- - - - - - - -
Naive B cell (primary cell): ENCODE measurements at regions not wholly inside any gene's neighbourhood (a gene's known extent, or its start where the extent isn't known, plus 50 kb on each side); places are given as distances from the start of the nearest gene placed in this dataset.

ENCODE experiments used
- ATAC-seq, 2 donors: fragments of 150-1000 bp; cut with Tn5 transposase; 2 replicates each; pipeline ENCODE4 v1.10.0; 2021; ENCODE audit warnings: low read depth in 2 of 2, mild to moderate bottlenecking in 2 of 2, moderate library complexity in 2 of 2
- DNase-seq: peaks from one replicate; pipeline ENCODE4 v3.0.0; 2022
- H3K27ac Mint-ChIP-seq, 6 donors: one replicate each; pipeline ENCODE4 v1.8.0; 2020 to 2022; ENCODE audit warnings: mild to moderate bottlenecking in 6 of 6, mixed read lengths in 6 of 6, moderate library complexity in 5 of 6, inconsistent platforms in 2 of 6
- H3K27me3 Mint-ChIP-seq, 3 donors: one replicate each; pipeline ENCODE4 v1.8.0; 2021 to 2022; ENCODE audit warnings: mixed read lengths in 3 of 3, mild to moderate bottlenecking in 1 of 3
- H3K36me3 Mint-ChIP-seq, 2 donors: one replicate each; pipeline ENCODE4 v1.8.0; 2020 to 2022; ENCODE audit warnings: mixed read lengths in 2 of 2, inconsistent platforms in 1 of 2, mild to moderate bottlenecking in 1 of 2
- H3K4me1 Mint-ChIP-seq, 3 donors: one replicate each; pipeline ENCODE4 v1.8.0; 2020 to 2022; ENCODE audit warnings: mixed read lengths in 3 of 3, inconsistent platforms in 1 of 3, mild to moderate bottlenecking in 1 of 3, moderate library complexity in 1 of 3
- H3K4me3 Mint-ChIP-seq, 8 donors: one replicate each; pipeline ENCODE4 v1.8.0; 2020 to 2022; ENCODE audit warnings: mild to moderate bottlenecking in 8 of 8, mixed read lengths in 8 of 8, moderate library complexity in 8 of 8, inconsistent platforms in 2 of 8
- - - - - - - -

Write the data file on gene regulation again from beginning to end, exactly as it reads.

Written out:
Naive B cell (primary cell): ENCODE measurements at regions not wholly inside any gene's neighbourhood (a gene's known extent, or its start where the extent isn't known, plus 50 kb on each side); places are given as distances from the start of the nearest gene placed in this dataset.

ENCODE experiments used
- ATAC-seq, 2 donors: fragments of 150-1000 bp; cut with Tn5 transposase; 2 replicates each; pipeline ENCODE4 v1.10.0; 2021; ENCODE audit warnings: low read depth in 2 of 2, mild to moderate bottlenecking in 2 of 2, moderate library complexity in 2 of 2
- DNase-seq: peaks from one replicate; pipeline ENCODE4 v3.0.0; 2022
- H3K27ac Mint-ChIP-seq, 6 donors: one replicate each; pipeline ENCODE4 v1.8.0; 2020 to 2022; ENCODE audit warnings: mild to moderate bottlenecking in 6 of 6, mixed read lengths in 6 of 6, moderate library complexity in 5 of 6, inconsistent platforms in 2 of 6
- H3K27me3 Mint-ChIP-seq, 3 donors: one replicate each; pipeline ENCODE4 v1.8.0; 2021 to 2022; ENCODE audit warnings: mixed read lengths in 3 of 3, mild to moderate bottlenecking in 1 of 3
- H3K36me3 Mint-ChIP-seq, 2 donors: one replicate each; pipeline ENCODE4 v1.8.0; 2020 to 2022; ENCODE audit warnings: mixed read lengths in 2 of 2, inconsistent platforms in 1 of 2, mild to moderate bottlenecking in 1 of 2
- H3K4me1 Mint-ChIP-seq, 3 donors: one replicate each; pipeline ENCODE4 v1.8.0; 2020 to 2022; ENCODE audit warnings: mixed read lengths in 3 of 3, inconsistent platforms in 1 of 3, mild to moderate bottlenecking in 1 of 3, moderate library complexity in 1 of 3
- H3K4me3 Mint-ChIP-seq, 8 donors: one replicate each; pipeline ENCODE4 v1.8.0; 2020 to 2022; ENCODE audit warnings: mild to moderate bottlenecking in 8 of 8, mixed read lengths in 8 of 8, moderate library complexity in 8 of 8, inconsistent platforms in 2 of 8